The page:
Could two angels exist together on such terms without ever quarrelling?  I
doubt it.  To make marriage the ideal we love to picture it in romance,
the elimination of human nature is the first essential.  Supreme
unselfishness, perfect patience, changeless amiability, we should have to
start with, and continue with, until the end.

The real Darby and Joan.

I do not believe in the "Darby and Joan" of the song.  They belong to
song-land.  To accept them I need a piano, a sympathetic contralto voice,
a firelight effect, and that sentimental mood in myself, the foundation
of which is a good dinner well digested.  But there are Darbys and Joans
of real flesh and blood to be met with--God bless them, and send more for
our example--wholesome living men and women, brave, struggling, souls
with common-sense.  Ah, yes! they have quarrelled; had their dark house
of bitterness, of hate, when he wished to heaven he had never met her,
and told her so.  How could he have guessed those sweet lips could utter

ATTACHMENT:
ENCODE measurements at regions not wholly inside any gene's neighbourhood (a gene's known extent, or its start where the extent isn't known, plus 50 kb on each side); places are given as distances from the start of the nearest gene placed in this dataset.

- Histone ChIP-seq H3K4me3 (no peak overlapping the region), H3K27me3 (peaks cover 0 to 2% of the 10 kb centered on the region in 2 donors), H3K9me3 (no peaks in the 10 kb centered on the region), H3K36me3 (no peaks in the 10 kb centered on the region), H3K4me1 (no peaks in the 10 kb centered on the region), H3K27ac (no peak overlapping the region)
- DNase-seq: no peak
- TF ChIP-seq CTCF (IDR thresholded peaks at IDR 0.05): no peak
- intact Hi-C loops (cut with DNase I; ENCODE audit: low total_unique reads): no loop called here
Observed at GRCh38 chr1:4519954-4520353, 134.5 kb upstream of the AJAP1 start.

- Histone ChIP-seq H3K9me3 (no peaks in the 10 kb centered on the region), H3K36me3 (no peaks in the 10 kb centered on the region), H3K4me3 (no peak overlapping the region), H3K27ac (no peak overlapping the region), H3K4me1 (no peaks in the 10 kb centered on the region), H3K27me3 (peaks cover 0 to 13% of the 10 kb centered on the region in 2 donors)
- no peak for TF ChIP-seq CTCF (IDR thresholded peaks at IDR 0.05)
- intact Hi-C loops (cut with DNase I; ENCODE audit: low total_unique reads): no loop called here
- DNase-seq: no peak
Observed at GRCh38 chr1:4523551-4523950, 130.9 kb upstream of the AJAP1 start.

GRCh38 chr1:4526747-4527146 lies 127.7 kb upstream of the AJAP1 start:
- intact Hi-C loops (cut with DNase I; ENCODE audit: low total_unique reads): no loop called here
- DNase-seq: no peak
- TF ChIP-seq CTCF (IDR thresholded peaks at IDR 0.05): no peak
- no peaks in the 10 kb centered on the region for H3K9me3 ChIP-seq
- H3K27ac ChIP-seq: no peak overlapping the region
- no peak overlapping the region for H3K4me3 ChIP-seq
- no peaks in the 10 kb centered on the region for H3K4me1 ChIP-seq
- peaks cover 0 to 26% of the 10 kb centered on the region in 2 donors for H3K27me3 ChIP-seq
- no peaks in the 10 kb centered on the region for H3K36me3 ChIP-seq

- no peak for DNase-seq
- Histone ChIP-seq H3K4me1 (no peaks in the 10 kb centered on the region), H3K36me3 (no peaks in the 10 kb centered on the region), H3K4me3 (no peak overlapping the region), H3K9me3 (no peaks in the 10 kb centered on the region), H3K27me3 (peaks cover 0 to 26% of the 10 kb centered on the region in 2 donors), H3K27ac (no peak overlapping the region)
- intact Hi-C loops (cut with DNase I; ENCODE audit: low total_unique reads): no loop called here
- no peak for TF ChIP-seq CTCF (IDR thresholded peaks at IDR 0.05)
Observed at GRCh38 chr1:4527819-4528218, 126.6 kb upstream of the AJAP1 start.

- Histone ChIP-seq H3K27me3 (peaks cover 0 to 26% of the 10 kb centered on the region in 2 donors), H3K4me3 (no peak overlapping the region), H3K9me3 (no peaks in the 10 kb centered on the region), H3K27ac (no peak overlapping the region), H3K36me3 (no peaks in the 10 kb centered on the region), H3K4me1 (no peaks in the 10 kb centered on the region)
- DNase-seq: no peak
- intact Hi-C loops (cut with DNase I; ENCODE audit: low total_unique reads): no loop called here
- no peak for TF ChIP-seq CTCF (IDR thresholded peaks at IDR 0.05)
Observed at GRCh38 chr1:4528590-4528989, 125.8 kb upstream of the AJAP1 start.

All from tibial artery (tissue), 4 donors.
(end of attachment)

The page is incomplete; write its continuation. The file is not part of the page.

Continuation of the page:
such cruel words; those tender eyes, he loved to kiss, flash with scorn
and anger?

And she, had she known what lay behind; those days when he knelt before
her, swore that his only dream was to save her from all pain.  Passion
lies dead; it is a flame that burns out quickly.  The most beautiful face
in the world grows indifferent to us when we have sat opposite it every
morning at breakfast, every evening at supper, for a brief year or two.
Passion is the seed.  Love grows from it, a tender sapling, beautiful to
look upon, but wondrous frail, easily broken, easily trampled on during
those first years of wedded life.  Only by much nursing, by long caring-
for, watered with tears, shall it grow into a sturdy tree, defiant of the
winds, 'neath which Darby and Joan shall sit sheltered in old age.

They had commonsense, brave hearts.  Darby had expected too much.  Darby
had not made allowance for human nature which he ought to have done,
seeing how much he had of it himself.  Joan knows he did not mean it.
Joan has a nasty temper; she admits it.  Joan will try, Darby will try.
They kiss again with tears.  It is a workaday world; Darby and Joan will